Most people agree that there are health problems with the standard American diet (SAD), which, on average, is 17% protein and 35% fat (totaling 52%), leaving 48% for carbohydrates. The Atkins diet rightly recommends reducing the ‘bad’ carbs but primarily by replacing these ‘carbs’ with increasing protein (30%) and fat (40%) (totaling 70%) thus compromising an already low intake of highly nutritious carbohydrate-rich plant-based foods. Within 10 years or less, I predict that most people using the Atkins diet will either quit or experience serious health problems, although many may see more health benefits than adverse health effects in the short run. The nomadic Masaai of eastern Africa who consume large amounts of meat, milk and eggs, incur like old American men, extensive atherosclerotic lesions in spite of their extensive walking.
The same decreased consumption of ‘bad’ carbs advocated by Atkins’ people, can be easily accomplished by a whole food, plant based diet but not by increasing fat and protein but by increasing the consumption of whole food, plant-based diet that contains the countless antioxidants and complex carbohydrates (e.g., fiber). This simultaneously avoids excessive intakes of protein, fat and bad ‘carbs’ (like sugar and refined flour) while enhancing the intake of the highly nutritious whole food, plant-based foods. There is far superior to replacing the ‘bad’ carbs with fat and protein, mostly from animal-based foods, that contain little or no antioxidants and complex carbohydrates.
Finally, the authors in this book are committed to finding scientific evidence that encourages people to consume foods of personal choice (good marketing strategy!), generally meaning high fat, high protein based meats, milk and eggs. This pleases many people who like to hear good things about their bad habits, but this is a strategy that can seriously bias scientific objectivity. It should be noted that fat, salt and sugar are acquired tastes and, for fat and salt, there is convincing evidence showing that within a month or so, these addictions can be reversed while new and healthier taste preferences emerge.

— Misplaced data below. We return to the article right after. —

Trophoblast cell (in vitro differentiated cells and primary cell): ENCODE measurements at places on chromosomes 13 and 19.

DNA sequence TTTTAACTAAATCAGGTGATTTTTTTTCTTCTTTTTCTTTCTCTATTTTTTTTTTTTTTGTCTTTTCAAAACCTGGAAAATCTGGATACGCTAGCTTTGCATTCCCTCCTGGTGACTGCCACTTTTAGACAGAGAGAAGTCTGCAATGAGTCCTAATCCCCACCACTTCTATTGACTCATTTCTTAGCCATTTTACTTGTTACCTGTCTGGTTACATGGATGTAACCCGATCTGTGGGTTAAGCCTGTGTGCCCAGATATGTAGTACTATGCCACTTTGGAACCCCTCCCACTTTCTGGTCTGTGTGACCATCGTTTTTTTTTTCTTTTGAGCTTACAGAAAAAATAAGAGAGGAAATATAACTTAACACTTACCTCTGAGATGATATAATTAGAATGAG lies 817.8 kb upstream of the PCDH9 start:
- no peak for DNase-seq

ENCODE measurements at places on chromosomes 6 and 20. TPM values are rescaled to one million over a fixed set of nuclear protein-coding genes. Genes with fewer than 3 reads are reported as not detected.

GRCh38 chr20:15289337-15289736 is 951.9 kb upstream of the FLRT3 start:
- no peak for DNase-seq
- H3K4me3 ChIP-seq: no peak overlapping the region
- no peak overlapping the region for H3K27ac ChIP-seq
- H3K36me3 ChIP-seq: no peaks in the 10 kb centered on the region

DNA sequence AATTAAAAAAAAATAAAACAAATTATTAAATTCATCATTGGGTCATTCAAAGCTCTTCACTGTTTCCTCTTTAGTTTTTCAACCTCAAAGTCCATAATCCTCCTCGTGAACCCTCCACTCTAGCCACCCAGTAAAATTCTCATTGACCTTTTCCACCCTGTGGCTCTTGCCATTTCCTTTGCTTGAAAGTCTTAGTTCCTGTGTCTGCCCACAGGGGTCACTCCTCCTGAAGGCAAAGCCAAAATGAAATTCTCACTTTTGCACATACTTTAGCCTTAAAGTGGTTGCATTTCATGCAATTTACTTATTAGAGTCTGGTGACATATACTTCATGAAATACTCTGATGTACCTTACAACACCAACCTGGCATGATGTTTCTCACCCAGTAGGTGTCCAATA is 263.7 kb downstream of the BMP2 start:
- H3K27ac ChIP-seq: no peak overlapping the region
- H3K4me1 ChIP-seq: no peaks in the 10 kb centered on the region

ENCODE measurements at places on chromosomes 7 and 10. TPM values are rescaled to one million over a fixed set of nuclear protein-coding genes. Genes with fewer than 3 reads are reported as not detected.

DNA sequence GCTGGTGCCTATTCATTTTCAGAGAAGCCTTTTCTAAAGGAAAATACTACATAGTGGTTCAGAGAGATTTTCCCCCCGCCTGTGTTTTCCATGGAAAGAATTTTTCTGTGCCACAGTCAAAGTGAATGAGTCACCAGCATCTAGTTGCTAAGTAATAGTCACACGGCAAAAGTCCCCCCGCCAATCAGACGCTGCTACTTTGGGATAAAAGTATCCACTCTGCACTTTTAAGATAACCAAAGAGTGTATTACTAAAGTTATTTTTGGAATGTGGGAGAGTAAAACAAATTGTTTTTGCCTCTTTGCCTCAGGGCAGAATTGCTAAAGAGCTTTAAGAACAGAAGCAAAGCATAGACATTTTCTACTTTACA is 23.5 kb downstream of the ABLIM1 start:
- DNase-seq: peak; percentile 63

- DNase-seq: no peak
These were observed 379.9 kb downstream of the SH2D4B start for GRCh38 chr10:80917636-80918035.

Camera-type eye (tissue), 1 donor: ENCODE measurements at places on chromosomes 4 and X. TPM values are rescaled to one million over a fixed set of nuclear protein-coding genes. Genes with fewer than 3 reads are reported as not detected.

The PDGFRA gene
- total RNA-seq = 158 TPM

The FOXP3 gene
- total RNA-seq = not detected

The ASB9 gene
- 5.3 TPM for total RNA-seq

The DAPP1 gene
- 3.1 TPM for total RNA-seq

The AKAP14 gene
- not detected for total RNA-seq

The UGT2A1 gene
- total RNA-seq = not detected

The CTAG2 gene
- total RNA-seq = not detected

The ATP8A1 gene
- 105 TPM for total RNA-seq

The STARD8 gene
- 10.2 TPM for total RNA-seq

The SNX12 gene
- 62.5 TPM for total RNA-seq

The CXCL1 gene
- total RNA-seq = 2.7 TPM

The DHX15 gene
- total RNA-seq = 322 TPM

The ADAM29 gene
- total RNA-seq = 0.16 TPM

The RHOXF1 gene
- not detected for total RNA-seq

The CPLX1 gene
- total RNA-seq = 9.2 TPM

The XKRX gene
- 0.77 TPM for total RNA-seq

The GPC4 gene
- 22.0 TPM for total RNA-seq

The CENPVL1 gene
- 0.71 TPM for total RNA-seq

For all the gory debate on Amazon, click here. Note: the remainder of this post was written by J. Morris Hicks.
Cornell Update. Since he began challenging the “system” that controls the flow of information in the field of nutritional science, Dr. Campbell has not always received the best treatment from that “system.” Having seen some of this in person, I have documented my observations in the two articles at the end of this page.
Candidate for the Nobel Prize? Absolutely. His courageous work has already affected the lives of millions, including one former president of the United States. In so doing, he has earned the genuine respect of the physicians around the world who have discovered the life-saving power of plant-based nutrition on their own.
At the risk of loss of income, and possibly worse, he has always reported the science as he saw it and has never compromised his integrity for any person, company or institution. History will probably record his essential contribution in building the foundation of science from which the “great food revolution of the twenty-first century” will launch itself to change the world.
With an unblemished career of service and his powerful record of achievement, certainly he must someday be a serious candidate for the Nobel Prize. After all, they gave it to Al Gore for his movie about global warming — and he failed to mention the #1 cause.
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—J. Morris Hicks…blogging daily at HealthyEatingHealthyWorld.com